It must be noted that unlike the ruling class, the literati community had a different attitude toward shuifa (fountain). Even though water is of great importance, it rarely appears in Chinese paintings, and is normally manifested in various forms of waves. However, this phenomenon shifted hugely in the Song Dynasty, a period when water began to fascinate literati. Based on Sima Guang’s Duleyuan Ji (Record in the Garden of Solitary Pleasure), literati gardens at that time were characterized as having nothing but the naturally formed installations for observing water. Stepping into the Ming Dynasty, roaming over celebrated mountains and waters and visiting steles were quite prevalent in the literati circles. In order to improve their observation, Ming literati built the Guanlan Pavilion over the Baotu Spring in the city of Jinan. This construction, as Dr. Wang mentioned, offers a fixed-point angle of view and thus denotes a breakthrough in the course of observing water. Similarly, Shao Mi’s Nigu Shanshui Ce (Quasi-historical Landscape Book) and Wen Zhengming’s works also recounted this revolutionary progress in viewing water. Ji Cheng, a literati horticulturalist in the late Ming period, described water in a lovely naturalistic way: critiquing the gaudiness of Emperor Wu of Han’s “copper dragon pouring water”, he instead, termed his water as creek, waterfall or cascade, winding stream, and so forth. Therefore, as Dr. Wang reported that it is clear that there is a strong political message embedded in the inclusion of flamboyant shuifa (fountain) in royal gardens during Wudi’s reign which was rejected by the literati community beginning in the Song Dynasty and was then replaced by a more down-to-earth beautifying of the garden, which highlighted the natural and playful aspects of water.
Dr. Wang in the second part of his presentation, lectured on the spread of Western shuifa (fountain) from the late Ming Dynasty to the early Qing Dynasty. During the reign of the Wanli Emperor, the appearance of a spouting fountain in the Huancuitang Yuanjingtu (Scenery of Huancuitang Garden) was delineated under the influence of Western shuifa (fountain). Referring to the Qing Dynasty, the historian Tan Qian’s Beiyoulu (Record of Traveling in the North), which was finished after his visit to the Jesuit missionary Tang Ruowang in Beijing in 1654, it documented Tan’s tour to the Southern Hall in great detail: “In the afternoon, together with my companion, I entered the end of a garden along the flowing stream. At the center of the garden stands a square pond, one part fully covered with gilded copper rises up from the hole of a well. If the iron wheels swirl on the well, a huge column of water will surge up like a spout, reaching to a height of four to five feet.” This selected content, in Dr. Wang’s words, perfectly epitomizes the typical usage of fountain mechanics in fountains and can be further exemplified in Huang Biao’s 1680 and Li Qi’s 1721 publications. Issued in 1627, the Qiqi Tushuo (Diagrams and Explanations of the Wonderful Machines), was circulated among the middle- to high-tier literati and paved the technical feasibilities for the actual creation of shuifa (fountain). From the late Ming Dynasty onwards, the democratization of knowledge did not merely enhance Chinese people’s understanding of Western hydraulics in the literal or textual level, but also enriched the practical application of this discipline for courtyards churches and peoples’ lives.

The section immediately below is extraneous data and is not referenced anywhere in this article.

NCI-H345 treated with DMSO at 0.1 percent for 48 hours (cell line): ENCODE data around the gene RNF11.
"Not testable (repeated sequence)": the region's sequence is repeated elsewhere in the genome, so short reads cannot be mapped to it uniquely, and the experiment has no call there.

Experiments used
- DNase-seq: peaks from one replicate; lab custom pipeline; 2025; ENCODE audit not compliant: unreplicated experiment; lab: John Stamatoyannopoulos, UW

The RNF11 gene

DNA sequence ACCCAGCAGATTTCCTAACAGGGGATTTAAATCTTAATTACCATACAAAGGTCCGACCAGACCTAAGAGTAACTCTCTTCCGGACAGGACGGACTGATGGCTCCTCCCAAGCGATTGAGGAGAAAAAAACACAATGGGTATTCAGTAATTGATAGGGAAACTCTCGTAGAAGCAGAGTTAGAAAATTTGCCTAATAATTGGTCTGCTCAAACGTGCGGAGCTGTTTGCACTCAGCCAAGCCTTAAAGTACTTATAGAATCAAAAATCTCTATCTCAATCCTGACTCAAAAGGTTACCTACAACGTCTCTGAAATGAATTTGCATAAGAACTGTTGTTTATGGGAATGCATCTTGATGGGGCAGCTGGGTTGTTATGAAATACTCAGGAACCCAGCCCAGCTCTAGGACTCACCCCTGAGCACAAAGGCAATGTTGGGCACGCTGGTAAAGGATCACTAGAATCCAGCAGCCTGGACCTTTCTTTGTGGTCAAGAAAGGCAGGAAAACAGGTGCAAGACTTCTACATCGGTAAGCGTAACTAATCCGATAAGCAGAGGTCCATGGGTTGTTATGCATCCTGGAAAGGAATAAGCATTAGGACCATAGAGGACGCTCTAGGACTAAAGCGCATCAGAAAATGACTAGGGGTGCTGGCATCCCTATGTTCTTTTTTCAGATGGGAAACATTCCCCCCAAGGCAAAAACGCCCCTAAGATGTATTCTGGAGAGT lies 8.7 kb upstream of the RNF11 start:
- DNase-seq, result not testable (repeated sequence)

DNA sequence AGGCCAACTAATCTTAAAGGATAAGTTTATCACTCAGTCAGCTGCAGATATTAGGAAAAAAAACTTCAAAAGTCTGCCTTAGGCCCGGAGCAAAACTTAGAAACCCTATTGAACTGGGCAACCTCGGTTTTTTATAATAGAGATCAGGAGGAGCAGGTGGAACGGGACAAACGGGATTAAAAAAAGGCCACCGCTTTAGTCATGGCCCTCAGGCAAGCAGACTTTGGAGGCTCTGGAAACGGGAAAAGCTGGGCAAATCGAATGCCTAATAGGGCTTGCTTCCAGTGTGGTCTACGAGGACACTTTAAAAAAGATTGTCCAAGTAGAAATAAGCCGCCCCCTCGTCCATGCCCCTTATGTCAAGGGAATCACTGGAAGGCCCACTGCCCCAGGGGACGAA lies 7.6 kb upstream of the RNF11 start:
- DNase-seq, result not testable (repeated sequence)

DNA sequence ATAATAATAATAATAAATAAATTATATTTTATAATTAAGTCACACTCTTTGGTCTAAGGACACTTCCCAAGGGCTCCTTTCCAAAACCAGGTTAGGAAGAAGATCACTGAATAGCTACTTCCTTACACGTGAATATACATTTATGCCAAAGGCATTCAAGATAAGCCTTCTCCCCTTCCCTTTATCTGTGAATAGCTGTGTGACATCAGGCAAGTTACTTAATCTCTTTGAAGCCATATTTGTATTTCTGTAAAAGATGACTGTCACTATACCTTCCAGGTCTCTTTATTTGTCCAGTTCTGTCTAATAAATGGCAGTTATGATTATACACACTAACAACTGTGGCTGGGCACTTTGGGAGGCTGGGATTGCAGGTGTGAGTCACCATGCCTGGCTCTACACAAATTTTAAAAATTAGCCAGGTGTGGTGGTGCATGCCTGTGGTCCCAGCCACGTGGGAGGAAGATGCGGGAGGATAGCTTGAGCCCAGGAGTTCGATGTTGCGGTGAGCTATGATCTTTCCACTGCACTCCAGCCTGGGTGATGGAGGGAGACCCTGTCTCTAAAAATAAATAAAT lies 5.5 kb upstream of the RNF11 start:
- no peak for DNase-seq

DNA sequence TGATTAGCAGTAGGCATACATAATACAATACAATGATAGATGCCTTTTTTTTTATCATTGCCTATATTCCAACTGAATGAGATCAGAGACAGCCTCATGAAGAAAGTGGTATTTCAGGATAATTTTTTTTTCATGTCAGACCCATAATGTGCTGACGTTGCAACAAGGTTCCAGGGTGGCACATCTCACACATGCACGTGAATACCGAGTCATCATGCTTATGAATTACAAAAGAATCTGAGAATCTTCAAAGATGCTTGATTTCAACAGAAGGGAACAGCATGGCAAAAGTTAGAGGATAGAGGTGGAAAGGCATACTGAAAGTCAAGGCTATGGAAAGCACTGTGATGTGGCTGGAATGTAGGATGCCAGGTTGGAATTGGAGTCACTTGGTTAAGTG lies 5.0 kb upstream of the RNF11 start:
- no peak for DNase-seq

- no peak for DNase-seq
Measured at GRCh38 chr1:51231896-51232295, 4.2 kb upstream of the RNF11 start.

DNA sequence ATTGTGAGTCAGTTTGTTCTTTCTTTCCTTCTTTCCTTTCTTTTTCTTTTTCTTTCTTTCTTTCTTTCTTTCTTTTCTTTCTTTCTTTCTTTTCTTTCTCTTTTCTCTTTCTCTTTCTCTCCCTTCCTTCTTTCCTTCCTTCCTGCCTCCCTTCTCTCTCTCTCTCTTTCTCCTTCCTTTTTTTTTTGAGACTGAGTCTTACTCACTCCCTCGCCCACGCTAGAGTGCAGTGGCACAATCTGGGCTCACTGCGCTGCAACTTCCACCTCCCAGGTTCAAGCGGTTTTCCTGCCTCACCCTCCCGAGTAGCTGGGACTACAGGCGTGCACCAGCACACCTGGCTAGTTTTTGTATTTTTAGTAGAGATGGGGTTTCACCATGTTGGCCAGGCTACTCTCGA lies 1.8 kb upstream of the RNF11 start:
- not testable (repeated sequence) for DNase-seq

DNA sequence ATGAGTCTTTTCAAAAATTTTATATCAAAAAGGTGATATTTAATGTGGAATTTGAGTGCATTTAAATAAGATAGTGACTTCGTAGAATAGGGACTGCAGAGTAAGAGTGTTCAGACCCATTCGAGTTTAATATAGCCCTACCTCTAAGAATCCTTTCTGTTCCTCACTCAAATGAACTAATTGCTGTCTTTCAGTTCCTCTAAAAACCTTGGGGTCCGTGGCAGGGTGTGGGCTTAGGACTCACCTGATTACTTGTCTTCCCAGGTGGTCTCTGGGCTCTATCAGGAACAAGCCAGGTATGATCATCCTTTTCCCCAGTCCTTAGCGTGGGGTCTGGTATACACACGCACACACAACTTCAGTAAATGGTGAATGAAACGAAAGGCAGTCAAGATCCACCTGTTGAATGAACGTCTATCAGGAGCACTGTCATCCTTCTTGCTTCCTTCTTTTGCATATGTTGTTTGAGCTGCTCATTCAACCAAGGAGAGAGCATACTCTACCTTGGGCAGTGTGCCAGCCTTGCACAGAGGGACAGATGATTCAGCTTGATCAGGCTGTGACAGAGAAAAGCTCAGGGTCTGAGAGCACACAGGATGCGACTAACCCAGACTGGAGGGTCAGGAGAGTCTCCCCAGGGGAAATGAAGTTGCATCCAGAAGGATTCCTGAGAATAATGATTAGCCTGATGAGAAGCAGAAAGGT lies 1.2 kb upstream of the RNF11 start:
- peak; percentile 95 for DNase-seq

In the end, Dr. Wang Lianming explained the transformation of water from “view” to “landscape” in garden culture, which was based on a large amount of documentary and visual materials. Dr. Wang Lianming expressed that shuifa (fountain) in the early Qing Dynasty was introduced to the court during Kangxi Dynasty, and lots of construction took place thereafter. Documents recorded that there are seven or eight “Shuifa temples” owned by Yongzhen who has literati interest, and western techniques have satisfied the technical requirements of Chinese gardens; they have been completely transformed into “western buildings” with the function of receptions and storage while Western shuifa (fountain) could be simultaneously watched during Qianlong Dynasty. The extensive use of Western shuifa (fountain) far exceeds the imagination of today, which is unlike the literary landscape as water in the loyal court was not just controlled by technology but it was also the symbol of rights, it’s the visualization of rights. From the Western fountain to the water scene set in the Longevity Celebrations of Eighty, to the pictures of Western zoetrope, the transformation was realized from “view” to “landscape”. The metaphor about water since the Western Han Dynasty, the right and auspicious feelings have continued. Tracing back to the beginning of the lecture, Dr. Wang Lianming believed that white elephants representing the distant tribute, bronze dragons representing the royal rights, cranes and fountains representing auspicious ideals, all of them stood for the auspicious atmosphere during the celebrations for Qianlong’s eighty. After the celebrations people used dioramas to review the grand occasion.
Dr. Wang Lianming started from case studies and elicited the issues such as the visualization of power, exchanges in art history, which has aroused strong interest from the audience. At the end of the lecture, the speaker conducted active discussions on further details and concepts.
Text by Wu Lan, translated by Paris Yang and edited by Sue/CAFA ART INFO
Photo by Hu Sichen/CAFA ART INFO